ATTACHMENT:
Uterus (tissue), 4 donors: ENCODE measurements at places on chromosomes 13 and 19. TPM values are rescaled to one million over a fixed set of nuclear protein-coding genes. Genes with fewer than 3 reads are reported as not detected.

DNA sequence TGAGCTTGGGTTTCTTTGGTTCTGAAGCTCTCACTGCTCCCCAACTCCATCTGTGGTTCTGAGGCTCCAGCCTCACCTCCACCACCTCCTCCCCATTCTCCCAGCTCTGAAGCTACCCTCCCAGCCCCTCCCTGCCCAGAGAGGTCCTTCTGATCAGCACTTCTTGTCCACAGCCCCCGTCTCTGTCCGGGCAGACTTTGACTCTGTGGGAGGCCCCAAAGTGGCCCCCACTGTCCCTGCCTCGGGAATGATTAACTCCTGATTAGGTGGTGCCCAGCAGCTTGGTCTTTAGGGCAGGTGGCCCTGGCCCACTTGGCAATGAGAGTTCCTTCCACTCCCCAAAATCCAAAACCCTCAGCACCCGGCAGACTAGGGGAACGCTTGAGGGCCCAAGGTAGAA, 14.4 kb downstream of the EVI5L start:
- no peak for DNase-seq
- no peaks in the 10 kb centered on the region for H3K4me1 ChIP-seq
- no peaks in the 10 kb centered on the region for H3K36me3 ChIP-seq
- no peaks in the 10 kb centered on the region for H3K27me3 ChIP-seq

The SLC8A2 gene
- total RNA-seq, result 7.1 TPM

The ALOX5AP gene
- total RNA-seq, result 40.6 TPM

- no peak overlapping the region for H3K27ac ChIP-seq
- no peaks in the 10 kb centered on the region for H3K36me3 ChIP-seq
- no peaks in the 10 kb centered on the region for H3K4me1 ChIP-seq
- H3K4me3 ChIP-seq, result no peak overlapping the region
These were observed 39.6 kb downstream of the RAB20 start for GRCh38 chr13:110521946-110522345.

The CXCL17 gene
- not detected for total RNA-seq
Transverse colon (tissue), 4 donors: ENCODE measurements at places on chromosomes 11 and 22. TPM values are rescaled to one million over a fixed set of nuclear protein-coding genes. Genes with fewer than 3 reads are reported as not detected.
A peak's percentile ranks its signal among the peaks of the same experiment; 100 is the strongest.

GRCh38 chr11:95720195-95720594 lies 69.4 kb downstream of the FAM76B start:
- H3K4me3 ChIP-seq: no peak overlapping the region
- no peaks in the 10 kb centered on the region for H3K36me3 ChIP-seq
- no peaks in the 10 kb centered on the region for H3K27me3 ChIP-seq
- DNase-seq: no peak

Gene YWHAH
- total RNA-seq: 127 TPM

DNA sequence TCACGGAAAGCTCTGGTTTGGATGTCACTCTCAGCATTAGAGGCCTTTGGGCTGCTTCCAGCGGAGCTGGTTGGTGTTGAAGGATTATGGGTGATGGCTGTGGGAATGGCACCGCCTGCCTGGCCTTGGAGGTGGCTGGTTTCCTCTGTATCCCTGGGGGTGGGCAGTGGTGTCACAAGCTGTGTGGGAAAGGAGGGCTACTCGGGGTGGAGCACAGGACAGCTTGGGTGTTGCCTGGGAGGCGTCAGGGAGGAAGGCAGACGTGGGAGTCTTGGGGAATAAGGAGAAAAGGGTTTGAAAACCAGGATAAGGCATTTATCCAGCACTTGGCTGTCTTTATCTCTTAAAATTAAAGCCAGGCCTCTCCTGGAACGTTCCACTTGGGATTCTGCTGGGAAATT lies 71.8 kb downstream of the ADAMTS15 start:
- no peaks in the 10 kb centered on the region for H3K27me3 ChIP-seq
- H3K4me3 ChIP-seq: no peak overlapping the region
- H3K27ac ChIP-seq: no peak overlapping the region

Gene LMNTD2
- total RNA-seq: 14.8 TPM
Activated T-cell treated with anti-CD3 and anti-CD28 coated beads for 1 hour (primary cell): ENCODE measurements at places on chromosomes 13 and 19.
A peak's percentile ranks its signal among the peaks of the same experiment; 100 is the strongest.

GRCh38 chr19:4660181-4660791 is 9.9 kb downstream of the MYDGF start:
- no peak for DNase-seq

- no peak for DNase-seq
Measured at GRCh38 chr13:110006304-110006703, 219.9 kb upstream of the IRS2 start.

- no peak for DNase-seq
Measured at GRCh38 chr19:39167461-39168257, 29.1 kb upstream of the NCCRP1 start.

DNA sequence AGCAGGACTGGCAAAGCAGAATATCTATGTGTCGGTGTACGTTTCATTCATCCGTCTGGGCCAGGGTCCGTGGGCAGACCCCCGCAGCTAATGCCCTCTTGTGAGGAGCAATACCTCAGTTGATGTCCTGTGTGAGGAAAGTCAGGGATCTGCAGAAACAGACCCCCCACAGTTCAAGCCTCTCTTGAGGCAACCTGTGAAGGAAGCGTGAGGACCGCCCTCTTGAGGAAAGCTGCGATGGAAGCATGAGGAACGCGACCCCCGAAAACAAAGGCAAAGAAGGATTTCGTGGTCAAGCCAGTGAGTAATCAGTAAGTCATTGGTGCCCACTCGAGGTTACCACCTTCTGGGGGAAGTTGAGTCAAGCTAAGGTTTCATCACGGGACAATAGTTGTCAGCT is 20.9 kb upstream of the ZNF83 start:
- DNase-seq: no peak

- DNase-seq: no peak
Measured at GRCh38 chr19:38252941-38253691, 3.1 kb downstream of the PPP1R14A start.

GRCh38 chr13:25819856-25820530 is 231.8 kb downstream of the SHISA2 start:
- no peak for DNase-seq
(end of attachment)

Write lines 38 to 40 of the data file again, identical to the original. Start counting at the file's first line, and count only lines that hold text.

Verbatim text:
Measured at GRCh38 chr13:110006304-110006703, 219.9 kb upstream of the IRS2 start.

- no peak for DNase-seq
Measured at GRCh38 chr19:39167461-39168257, 29.1 kb upstream of the NCCRP1 start.